On my return, my first flight was from Bangor, ME to Washington, DC. I drove from BH, found the rental car return lot and left the car after checking the mileage. Walked 144 meters across the street to the terminal, found the appropriate car counter just inside and dropped the keys. Ticketing for my airline was about 144m away from the car counter. Checked my luggage and walked another 144m to the escalator. Up one floor and 44m to security where I was expedited due to age. Another 144m to my gate. What a piece of cake!
Sunset at Derby Lane before departure Snow at the Bangor A/P from hotel
Now the sticky wicket. I was a couple hours early, so I found a quiet corner and relaxed. About time to board, departure was delayed an hour. Then another hour, and another, and another – all due to weather elsewhere. When it became obvious that I couldn’t make the connection to San Diego from DC, I walked 144m back to the escalator, down one floor, 144m to ticketing and got rescheduled for next day – DC to Denver to SD. They retrieved my luggage and sent me on my way.
Knowing the Bangor A/P, I walked 144m to the escalator, up one floor, 144m across the skywalk to the Four Points hotel and checked in. The check in desk has an arrival/departure board and tomorrow looked fine. I got settled in my room and went to the restaurant for a fine meal and a couple glasses of wine. In the room, I connected to the WiFi and set about postponing the hotel and car in SD.
Next morning when I went for breakfast, I found that my flight to DC was the only one delayed, but it was already scheduled too late for me to make connections. So, 144m across skywalk, escalator one floor down, 144m to ticketing and rescheduled for next day – DC to Phoenix to SD. Back to hotel and arrange to stay over another night. So I had to postpone hotel and SD to Maui flight, cancel the car rental in SD, and rearrange the A/P to home ride in Maui. With lots of communicating to do, I spent a bunch of time getting acquainted with the Microsoft Surface that Stuart gave me when I left SD and the TracFone I purchased before the trip. It started to snow in Bangor. I walked the A/P terminal for exercise and took what we used to call a “personal maintenance day” in the Army.
Next morning I had to get up at 4a to get ready and do “all” that walking. I checked the flight online and that and the weather looked much better. Got to gate and settled in to wait. When it neared time to board, I noticed the agent (same guy who had been at ticketing each time) getting ready to help board a person in a wheelchair. He got the chair ready and then put on a heavy parka, zipped it to the top and covered his head. I thought this a bit strange, but noticed others similarly preparing, so I did the same. Indeed, we moved through the gate, down one flight of stairs and a slippery ramp, and out onto the runway for a 144m walk through the fresh (but light) snow to the waiting plane.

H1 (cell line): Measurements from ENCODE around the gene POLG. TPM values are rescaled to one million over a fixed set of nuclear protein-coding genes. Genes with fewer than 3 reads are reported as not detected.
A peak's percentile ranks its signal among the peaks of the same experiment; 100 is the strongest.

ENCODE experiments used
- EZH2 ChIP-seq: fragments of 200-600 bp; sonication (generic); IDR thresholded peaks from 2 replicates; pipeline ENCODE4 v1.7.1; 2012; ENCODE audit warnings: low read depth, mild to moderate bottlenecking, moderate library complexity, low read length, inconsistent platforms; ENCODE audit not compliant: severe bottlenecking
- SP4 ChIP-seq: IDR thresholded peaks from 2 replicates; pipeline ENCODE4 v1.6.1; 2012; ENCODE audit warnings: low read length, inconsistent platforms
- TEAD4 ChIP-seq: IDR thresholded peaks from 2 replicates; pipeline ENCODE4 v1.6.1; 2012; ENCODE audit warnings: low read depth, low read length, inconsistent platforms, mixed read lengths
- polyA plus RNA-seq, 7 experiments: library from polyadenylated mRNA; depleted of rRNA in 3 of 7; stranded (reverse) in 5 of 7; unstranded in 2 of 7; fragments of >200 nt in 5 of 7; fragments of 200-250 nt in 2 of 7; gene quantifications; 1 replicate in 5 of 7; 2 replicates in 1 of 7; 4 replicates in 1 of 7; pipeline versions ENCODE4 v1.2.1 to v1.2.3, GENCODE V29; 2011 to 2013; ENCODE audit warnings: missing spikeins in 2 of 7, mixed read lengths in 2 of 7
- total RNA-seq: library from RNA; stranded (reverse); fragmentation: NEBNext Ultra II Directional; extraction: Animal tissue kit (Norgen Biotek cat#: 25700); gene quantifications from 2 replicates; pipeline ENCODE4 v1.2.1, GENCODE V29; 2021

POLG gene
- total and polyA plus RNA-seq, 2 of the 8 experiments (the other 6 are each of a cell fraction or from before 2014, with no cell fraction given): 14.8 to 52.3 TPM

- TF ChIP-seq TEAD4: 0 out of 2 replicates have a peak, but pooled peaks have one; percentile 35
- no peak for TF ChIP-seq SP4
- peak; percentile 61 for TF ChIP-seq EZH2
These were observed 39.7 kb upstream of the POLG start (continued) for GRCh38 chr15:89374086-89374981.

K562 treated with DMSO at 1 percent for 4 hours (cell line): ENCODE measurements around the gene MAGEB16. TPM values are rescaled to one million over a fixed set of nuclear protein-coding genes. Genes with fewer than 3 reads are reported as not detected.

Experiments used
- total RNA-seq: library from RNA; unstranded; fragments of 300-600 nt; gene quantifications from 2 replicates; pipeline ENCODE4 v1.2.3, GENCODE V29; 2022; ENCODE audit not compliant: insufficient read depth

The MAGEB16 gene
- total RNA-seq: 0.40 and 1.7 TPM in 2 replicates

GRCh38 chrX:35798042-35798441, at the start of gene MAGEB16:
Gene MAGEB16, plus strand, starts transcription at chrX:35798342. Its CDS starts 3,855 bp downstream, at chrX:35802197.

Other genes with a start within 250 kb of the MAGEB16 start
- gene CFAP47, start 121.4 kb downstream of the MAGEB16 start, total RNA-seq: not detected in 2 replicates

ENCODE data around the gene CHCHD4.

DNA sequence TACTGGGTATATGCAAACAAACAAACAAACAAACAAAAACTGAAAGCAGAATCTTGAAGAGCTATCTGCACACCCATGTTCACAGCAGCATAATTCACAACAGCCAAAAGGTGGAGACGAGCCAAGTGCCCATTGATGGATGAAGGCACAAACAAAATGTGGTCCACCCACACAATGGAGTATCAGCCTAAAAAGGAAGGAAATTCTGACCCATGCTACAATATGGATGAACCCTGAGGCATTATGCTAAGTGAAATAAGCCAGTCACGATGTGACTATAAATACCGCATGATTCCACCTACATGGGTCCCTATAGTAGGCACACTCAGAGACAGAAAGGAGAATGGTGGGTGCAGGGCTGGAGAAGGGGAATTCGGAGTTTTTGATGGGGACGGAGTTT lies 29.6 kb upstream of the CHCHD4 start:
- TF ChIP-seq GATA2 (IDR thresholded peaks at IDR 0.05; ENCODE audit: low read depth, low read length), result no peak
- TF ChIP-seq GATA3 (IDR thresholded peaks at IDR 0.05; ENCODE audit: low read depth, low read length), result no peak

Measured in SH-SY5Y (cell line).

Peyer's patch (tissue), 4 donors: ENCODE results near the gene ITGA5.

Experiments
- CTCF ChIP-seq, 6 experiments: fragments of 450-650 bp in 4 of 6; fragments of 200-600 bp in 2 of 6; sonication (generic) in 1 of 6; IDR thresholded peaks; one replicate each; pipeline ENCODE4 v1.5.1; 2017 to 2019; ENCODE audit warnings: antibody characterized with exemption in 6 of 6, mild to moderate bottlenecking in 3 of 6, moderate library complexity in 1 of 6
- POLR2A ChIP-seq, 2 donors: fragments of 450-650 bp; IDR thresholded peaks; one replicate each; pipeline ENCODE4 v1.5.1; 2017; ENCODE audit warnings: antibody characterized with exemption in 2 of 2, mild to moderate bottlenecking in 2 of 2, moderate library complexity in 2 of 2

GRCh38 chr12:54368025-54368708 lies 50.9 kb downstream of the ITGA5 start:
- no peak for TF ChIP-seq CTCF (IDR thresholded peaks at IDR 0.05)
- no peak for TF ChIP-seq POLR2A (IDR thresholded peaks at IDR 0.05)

The flight to DC was uneventful and I found the gate for the connecting flight quite easily. We boarded on time and then sat waiting in the deicing queue for hours. Missed the Phoenix to SD flight, but ticketing got me a seat on a later flight. Rest of the trip was pretty standard, but the Bangor experience was so convenient and comfortable that I have trouble complaining about a two day hang up that was certainly out of anyone’s hands. I learned to appreciate things like WiFi, cell phones and even texting (which I previously had no use for).
Due to all the uncertainty, I had cancelled my car rental in SD and that was great for me. Stuart and Jen picked me up at the A/P and my hotel had a shuttle to get me to the A/P for return to Maui.
So it took me 5 days to get from BH to Maui and I got home so disoriented I didn’t know what time or what day it was for quite a while. I think jet lag is more serious for the elderly.
I thoroughly enjoyed the trip and its primary reason of meeting the twins and spending time with relatives. The travel glitches, the weather, health issues and other minor stresses were barely noise compared to the music of the three little ones! I hope that all of you had similar warm experiences over Thanksgiving and Christmas and that the New Year will be good to you.